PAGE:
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Uriah Heep: Outsider

The Heep get agitated on their 24th studio album – and it’s for the best.

At their age – 45 years and 24 studio albums – nobody could blame Uriah Heep if they coasted along when it comes to recording new material, just doing the obvious to keep the fans happy. However, this is not the case on Outsider. If anything, the band have eschewed the temptation of rehashing their trademark style and sounds, and instead they’ve tried to push the envelope – to strong effect.

In some respects, this is a return to the days of 1980’s Conquest, when Uriah Heep did slightly heavy up their approach, and gave all those musical clichés a swift kick up the arse. Now they’re doing the same thing once again.

You can hear this on opener Speed Of Sound, which has a darker riff than would normally be associated with this lot. It’s one that allows frontman Bernie Shaw to come across as a little more eerie and guttural than would normally be the case. Guitarist Mick Box, the only link between the Heep of today and the 1980s line-up, comes into his own on the manic title track and The Law. His solo on the latter is brisk and furious, and his playing throughout is beautifully balanced against a wall of vocal harmonies.

Most of the 11 songs here maintain an entertainingly high standard, with Box and Shaw coming to the fore again and again through some stunning performances. Even when things slightly dip, as on Rock The Foundation, this pair are peerless. However, the rest of the band are never overshadowed. Phil Lanzon’s fat organ sound marks out Is Anybody Gonna Help Me? as an ominous mid-pace growler, while the elastic rhythm section of drummer Russell Gilbrook and new bassist Dave Rimmer lock together with real precision on the almost funky Looking At You.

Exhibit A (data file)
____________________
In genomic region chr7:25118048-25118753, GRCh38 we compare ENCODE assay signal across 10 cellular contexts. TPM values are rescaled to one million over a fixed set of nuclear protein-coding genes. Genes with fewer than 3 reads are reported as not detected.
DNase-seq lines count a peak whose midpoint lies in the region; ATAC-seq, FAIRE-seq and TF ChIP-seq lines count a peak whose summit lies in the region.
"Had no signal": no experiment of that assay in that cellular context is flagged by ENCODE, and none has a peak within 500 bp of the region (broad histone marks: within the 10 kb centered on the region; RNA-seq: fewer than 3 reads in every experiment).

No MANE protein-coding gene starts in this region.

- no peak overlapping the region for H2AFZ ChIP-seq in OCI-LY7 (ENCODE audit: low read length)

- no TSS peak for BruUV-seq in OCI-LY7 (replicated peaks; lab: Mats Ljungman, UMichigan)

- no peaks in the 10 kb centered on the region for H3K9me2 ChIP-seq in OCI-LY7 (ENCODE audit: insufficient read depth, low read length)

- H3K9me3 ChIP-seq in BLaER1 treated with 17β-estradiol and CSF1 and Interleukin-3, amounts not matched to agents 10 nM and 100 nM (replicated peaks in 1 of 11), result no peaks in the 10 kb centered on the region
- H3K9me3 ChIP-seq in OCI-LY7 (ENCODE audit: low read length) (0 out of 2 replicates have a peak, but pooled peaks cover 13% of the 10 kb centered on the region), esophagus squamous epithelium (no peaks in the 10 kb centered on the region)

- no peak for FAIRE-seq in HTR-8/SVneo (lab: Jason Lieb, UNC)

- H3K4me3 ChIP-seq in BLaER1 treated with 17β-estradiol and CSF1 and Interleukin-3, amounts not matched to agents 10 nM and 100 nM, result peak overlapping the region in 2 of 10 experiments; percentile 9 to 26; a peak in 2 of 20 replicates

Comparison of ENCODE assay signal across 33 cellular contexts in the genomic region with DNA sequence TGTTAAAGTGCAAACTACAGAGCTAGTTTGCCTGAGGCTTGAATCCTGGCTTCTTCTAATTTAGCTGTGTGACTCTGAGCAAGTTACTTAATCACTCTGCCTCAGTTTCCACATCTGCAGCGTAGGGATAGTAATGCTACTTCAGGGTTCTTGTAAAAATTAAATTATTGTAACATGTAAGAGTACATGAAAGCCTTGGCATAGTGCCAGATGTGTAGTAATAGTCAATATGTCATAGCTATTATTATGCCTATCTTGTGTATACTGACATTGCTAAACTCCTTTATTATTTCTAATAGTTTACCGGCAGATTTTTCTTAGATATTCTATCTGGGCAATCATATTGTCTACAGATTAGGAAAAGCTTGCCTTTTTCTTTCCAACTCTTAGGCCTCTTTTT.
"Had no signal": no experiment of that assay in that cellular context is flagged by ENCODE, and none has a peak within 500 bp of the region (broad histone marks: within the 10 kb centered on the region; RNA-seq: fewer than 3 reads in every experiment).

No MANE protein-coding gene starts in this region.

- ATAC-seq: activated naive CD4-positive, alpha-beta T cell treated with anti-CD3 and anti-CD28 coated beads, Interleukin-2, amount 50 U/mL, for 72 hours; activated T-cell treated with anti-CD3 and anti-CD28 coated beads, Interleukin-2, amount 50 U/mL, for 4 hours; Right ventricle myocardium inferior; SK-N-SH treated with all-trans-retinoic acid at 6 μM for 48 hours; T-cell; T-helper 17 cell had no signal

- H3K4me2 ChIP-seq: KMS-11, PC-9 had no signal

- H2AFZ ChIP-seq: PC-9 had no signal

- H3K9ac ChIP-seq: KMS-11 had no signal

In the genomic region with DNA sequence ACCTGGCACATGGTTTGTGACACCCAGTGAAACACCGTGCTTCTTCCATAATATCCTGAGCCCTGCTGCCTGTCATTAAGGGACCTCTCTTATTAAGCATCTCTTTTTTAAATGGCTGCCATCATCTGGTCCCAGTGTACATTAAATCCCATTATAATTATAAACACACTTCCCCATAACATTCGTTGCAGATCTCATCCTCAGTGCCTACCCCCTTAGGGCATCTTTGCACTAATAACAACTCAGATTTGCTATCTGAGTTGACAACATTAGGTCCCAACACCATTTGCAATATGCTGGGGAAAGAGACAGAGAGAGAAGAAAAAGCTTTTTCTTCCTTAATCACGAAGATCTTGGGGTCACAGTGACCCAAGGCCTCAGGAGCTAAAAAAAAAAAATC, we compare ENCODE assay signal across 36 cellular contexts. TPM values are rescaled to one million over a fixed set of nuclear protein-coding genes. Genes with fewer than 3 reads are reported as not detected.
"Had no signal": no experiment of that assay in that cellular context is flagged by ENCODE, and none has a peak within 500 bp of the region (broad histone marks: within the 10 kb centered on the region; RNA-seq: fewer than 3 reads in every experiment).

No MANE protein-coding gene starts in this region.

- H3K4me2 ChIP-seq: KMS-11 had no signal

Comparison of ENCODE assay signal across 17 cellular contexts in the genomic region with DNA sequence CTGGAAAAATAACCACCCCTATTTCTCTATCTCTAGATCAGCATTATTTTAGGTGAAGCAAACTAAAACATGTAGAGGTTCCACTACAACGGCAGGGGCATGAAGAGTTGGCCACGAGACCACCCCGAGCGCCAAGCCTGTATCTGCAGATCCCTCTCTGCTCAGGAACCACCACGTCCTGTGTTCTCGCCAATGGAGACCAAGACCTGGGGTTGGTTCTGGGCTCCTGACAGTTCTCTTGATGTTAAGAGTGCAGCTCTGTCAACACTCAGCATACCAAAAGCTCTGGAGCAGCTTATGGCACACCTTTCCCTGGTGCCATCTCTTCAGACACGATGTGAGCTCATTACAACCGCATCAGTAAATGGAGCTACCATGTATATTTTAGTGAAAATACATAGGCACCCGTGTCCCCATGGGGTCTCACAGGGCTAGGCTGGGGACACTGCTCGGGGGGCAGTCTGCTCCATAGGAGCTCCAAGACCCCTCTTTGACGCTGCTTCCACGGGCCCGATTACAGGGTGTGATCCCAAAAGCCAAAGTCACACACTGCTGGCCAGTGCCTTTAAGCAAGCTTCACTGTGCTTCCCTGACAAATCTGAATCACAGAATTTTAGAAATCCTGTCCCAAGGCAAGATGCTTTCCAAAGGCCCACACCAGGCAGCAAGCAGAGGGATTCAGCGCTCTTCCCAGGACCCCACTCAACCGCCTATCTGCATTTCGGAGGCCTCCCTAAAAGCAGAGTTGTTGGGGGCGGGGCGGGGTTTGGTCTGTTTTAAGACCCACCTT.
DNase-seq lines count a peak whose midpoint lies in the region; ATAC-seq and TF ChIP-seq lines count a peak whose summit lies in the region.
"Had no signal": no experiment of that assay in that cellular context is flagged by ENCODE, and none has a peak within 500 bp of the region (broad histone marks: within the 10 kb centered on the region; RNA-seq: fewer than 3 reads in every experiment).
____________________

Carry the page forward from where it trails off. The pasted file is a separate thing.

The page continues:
Now this is Heep, so melodies are never ignored, and each song is injected with an easy-on-the-ear tune. But whereas in the recent past the band have been satisfied to let everything stand or fall by overemphasising the chorus, here it’s the sheer breadth and heaviness of the music that sticks in the listener’s mind. _ _

Outsider isn’t as instant as, say, the Different World or Wake The Sleeper albums, but there’s something in the way these tracks are approached that will almost certainly guarantee that they stay in the mind a lot longer. It’s not a case of the band being reborn, so much as discovering a new path forward. Exciting times return!

Malcolm Dome had an illustrious and celebrated career which stretched back to working for Record Mirror magazine in the late 70s and Metal Fury in the early 80s before joining Kerrang! at its launch in 1981. His first book, Encyclopedia Metallica, published in 1981, may have been the inspiration for the name of a certain band formed that same year. Dome is also credited with inventing the term "thrash metal" while writing about the Anthrax song Metal Thrashing Mad in 1984. He would later become a founding member of RAW rock magazine in 1988.

In the early 90s, Malcolm Dome was the Editor of Metal Forces magazine, and also involved in the horror film magazine Terror, before returning to Kerrang! for a spell. With the launch of Classic Rock magazine in 1998 he became involved with that title, sister magazine Metal Hammer, and was a contributor to Prog magazine since its inception in 2009. He was actively involved in Total Rock Radio, which launched as Rock Radio Network in 1997, changing its name to Total Rock in 2000. In 2014 he joined the TeamRock online team as Archive Editor, uploading stories from all of our print titles and helping lay the foundation for what became Louder.

Dome was the author of many books on a host of bands from AC/DC to Led Zeppelin and Metallica, some of which he co-wrote with Prog Editor Jerry Ewing.